In a statement, creators Rajat and Jayant Agarwalla said they agreed to block Scrabulous in the United States and Canada in deference to Facebook's concerns, while continuing to pursue their legal defense. Rajat Agarwalla, describing the measures as "unfortunate," declined further comment.
Facebook said the Agarwalla brothers, not the company, made the decision.
In the year since Facebook began letting outside developers write Web programs that Facebook members can plug into their personal profile pages, Scrabulous has become one of the most popular applications, despite efforts by Scrabble's owners to end it.
Earlier this month, video game maker Electronic Arts Inc. released an official version for American and Canadian Facebook users under a licensing deal with Hasbro. But the authorized Scrabble has been attracting only 15,000 daily users, compared with some half-million for Scrabulous. That authorized version is actually still in a "beta" test mode, and encountered technical problems Tuesday.
After EA's release, Hasbro sued the Agarwalla brothers and their company in U.S. District Court in New York, accusing them of violating Hasbro's copyright and trademarks. The lawsuit seeks an end to Scrabulous and unspecified damages.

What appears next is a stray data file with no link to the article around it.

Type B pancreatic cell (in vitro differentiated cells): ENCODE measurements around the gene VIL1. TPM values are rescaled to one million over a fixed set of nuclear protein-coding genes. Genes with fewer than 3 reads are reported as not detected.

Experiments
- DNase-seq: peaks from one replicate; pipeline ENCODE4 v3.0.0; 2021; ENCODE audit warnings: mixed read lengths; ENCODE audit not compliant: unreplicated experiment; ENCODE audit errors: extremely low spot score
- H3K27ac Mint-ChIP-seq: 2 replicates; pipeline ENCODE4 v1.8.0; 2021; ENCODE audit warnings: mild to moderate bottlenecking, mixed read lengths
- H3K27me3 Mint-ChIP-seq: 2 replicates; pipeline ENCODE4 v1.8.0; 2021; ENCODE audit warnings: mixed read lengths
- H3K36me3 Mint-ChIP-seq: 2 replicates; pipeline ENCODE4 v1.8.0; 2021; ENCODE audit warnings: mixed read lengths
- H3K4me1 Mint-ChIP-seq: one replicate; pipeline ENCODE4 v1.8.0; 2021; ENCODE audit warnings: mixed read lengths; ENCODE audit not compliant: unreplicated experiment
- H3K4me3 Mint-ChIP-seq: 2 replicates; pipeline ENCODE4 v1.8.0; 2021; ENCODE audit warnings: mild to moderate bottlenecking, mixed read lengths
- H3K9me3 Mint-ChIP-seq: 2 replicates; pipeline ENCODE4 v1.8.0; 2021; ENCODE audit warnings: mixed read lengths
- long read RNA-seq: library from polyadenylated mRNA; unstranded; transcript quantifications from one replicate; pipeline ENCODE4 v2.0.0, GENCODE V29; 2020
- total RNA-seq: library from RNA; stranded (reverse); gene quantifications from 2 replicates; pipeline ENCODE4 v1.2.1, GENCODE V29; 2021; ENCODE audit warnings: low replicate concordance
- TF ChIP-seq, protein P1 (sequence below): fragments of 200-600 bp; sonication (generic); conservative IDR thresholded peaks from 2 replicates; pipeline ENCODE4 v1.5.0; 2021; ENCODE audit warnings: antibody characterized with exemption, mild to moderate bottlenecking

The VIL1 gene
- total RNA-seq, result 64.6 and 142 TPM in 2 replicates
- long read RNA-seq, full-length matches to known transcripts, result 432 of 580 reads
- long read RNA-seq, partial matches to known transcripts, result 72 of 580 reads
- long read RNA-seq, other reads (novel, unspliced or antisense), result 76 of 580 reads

Facebook users who tried to access Scrabulous on Tuesday were simply told the game was disabled "until further notice," and many Facebook users updated their one-line status messages on the site to mourn the suspension.
Laura Chefer, an Atlanta Facebook user who logs on about 20 times a day to check on Scrabulous, said she had no sympathy for Hasbro despite its rights to the game.
"I was definitely shocked and annoyed," she said. "These two guys went to all the trouble to make this interface, and now the big company is suing them, and we're no longer able to play."
The game continues to work at the developers' Web site, Scrabulous.com, but users must sign up and start games afresh.